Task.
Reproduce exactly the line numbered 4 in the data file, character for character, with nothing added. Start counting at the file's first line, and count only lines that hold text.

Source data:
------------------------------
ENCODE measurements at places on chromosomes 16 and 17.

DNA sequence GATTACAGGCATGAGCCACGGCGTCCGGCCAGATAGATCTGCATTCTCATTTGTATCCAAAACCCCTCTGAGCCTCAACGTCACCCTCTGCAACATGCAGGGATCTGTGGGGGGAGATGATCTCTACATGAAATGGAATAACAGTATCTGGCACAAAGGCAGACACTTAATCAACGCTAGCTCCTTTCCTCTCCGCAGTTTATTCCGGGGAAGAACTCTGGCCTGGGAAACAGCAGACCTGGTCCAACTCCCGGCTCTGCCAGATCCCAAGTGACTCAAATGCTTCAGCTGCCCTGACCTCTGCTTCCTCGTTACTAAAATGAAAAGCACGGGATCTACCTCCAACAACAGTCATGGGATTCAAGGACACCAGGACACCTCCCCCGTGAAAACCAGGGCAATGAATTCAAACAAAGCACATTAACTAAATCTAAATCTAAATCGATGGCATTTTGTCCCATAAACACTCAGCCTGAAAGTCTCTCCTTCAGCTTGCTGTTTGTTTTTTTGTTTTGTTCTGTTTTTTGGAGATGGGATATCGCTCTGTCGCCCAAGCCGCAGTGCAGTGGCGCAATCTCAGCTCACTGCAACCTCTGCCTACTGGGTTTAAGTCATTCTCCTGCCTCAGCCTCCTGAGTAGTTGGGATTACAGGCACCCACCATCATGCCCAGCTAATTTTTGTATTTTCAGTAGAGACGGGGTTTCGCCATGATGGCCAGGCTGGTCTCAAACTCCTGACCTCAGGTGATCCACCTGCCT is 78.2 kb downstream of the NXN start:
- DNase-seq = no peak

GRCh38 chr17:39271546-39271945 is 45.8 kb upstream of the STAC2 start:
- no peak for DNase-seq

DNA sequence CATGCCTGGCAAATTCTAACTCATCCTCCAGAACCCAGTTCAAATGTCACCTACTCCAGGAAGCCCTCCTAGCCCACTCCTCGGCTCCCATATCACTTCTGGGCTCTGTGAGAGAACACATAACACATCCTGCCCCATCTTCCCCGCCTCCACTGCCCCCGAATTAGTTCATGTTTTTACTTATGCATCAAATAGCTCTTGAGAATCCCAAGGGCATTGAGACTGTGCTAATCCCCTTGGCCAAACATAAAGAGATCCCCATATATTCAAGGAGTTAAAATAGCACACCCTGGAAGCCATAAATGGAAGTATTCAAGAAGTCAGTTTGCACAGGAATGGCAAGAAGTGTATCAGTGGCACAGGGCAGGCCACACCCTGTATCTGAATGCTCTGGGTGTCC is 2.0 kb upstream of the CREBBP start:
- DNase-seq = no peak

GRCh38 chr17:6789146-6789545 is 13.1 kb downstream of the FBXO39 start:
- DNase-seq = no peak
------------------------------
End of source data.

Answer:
GRCh38 chr17:39271546-39271945 is 45.8 kb upstream of the STAC2 start: